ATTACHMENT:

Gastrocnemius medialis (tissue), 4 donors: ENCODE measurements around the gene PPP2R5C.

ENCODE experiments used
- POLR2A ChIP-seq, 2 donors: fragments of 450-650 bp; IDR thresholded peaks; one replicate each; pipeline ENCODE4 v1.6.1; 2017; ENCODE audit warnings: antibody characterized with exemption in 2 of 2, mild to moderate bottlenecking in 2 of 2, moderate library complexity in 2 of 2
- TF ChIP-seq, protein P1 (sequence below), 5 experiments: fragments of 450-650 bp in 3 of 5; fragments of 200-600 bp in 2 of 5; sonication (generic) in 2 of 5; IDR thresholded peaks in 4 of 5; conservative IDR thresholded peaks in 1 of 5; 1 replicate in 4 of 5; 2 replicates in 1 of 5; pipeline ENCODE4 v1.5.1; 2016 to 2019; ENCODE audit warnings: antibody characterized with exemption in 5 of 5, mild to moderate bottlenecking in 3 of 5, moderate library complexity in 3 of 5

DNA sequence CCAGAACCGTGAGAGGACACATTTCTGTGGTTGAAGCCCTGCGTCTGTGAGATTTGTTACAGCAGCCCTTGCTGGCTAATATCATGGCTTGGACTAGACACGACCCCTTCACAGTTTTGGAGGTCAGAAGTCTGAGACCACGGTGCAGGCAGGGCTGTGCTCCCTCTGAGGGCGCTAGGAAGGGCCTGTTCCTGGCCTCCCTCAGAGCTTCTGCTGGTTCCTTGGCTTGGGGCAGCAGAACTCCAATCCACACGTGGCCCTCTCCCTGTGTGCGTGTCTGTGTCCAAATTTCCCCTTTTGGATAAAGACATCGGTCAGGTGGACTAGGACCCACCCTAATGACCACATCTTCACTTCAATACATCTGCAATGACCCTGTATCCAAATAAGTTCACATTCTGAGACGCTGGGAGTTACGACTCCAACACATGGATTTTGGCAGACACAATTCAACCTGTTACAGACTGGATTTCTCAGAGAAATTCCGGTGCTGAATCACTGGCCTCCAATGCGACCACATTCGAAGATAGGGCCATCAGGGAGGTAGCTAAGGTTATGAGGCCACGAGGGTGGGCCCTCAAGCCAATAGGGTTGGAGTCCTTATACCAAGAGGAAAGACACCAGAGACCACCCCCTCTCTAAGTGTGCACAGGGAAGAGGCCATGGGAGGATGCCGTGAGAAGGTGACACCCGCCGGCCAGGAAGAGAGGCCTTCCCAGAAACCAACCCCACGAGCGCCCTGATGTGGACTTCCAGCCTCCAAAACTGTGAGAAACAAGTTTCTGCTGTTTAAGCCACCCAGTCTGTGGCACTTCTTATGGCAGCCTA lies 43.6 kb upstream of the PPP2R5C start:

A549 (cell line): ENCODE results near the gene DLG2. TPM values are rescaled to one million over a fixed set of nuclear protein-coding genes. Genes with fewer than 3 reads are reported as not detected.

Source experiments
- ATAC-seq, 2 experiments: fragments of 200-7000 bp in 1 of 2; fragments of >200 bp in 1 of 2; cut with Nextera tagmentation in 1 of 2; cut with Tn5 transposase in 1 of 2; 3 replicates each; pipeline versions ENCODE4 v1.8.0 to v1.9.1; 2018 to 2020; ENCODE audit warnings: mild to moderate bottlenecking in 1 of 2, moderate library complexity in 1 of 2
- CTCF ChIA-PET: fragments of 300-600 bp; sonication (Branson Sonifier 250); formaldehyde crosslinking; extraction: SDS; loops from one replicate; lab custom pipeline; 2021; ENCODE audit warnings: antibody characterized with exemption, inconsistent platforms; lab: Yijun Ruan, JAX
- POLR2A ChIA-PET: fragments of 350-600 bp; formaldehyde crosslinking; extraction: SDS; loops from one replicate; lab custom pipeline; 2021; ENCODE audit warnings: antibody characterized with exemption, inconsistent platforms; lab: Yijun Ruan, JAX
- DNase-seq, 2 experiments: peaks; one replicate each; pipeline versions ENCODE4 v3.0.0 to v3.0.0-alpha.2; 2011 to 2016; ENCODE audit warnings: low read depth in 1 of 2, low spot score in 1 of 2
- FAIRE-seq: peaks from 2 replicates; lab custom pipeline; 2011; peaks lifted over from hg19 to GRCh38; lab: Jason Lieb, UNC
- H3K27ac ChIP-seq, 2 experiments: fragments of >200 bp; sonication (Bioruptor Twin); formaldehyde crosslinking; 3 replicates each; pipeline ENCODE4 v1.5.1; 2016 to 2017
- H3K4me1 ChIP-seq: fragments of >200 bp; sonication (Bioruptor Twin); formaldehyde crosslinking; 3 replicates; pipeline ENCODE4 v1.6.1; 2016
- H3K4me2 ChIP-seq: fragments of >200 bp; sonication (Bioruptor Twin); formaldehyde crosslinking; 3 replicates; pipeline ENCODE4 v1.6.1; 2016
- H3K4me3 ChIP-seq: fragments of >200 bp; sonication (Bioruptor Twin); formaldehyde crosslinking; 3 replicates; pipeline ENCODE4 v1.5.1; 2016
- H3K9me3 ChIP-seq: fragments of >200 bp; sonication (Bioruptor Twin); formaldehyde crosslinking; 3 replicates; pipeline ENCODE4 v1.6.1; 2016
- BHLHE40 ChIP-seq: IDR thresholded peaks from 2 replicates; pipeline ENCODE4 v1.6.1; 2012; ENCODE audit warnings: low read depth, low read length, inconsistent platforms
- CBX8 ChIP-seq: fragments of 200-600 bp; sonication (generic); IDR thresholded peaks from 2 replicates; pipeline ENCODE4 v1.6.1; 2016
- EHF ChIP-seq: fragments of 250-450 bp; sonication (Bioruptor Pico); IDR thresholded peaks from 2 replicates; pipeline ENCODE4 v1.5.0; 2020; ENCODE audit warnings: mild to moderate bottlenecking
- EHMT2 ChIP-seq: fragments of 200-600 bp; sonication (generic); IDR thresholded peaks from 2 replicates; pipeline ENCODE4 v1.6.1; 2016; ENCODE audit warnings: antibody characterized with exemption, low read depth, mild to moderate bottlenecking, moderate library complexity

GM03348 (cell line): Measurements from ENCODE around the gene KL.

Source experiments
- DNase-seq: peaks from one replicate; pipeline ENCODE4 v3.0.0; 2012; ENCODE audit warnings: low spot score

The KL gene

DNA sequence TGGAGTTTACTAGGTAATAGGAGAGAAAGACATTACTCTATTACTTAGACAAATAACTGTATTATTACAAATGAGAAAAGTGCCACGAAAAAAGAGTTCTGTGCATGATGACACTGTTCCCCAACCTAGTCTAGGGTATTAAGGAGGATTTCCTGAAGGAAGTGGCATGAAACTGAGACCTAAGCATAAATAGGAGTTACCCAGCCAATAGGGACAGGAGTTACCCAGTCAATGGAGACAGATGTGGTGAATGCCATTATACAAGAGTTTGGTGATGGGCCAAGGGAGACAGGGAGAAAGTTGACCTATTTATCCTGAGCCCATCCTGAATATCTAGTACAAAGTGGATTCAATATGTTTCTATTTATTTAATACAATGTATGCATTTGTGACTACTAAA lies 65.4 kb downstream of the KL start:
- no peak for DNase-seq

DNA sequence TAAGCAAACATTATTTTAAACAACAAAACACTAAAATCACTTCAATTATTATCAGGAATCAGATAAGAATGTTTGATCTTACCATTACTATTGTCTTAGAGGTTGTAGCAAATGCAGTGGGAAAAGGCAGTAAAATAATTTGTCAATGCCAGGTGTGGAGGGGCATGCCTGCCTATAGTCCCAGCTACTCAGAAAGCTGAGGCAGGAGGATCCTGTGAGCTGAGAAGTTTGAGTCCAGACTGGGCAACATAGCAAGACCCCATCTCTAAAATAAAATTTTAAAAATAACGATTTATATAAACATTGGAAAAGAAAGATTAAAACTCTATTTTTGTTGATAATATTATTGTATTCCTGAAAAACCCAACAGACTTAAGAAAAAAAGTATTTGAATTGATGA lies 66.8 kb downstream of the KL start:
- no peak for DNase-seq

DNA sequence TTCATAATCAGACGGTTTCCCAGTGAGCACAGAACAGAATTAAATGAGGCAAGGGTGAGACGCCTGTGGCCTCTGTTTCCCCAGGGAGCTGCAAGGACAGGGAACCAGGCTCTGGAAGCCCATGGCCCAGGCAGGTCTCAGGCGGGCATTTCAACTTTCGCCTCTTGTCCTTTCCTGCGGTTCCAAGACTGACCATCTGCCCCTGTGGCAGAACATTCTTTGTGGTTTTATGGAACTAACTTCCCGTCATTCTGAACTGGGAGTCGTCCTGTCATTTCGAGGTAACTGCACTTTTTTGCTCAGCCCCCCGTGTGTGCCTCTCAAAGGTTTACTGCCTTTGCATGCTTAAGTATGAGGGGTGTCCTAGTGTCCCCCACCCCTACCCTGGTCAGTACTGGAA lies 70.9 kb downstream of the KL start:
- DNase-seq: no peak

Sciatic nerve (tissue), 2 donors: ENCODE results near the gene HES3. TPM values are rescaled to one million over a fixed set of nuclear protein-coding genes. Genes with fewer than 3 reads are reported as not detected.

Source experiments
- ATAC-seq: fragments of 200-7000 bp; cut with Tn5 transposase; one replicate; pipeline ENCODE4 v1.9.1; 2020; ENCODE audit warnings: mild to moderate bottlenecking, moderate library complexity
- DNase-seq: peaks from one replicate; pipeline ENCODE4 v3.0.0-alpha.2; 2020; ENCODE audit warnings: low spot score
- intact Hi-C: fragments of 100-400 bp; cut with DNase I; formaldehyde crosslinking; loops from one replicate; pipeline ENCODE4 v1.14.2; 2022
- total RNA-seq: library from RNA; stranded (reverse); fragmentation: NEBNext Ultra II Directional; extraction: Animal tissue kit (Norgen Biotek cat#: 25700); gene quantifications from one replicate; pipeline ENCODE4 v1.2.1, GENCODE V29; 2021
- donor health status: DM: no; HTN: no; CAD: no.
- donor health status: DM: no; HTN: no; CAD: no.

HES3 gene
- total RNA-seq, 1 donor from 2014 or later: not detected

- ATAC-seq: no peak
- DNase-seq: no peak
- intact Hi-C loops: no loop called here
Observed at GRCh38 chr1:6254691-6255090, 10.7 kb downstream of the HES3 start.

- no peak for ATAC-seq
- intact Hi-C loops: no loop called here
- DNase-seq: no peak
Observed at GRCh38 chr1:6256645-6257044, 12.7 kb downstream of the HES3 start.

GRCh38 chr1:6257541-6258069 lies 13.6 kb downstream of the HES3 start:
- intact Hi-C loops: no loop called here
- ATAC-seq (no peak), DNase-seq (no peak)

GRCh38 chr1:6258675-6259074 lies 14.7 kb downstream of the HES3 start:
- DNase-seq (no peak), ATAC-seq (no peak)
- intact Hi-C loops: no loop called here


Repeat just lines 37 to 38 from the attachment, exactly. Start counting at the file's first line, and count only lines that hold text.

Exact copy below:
- total RNA-seq: library from RNA; stranded (reverse); fragmentation: NEBNext Ultra II Directional; extraction: Animal tissue kit (Norgen Biotek cat#: 25700); gene quantifications from one replicate; pipeline ENCODE4 v1.2.1, GENCODE V29; 2021
- donor health status: DM: no; HTN: no; CAD: no.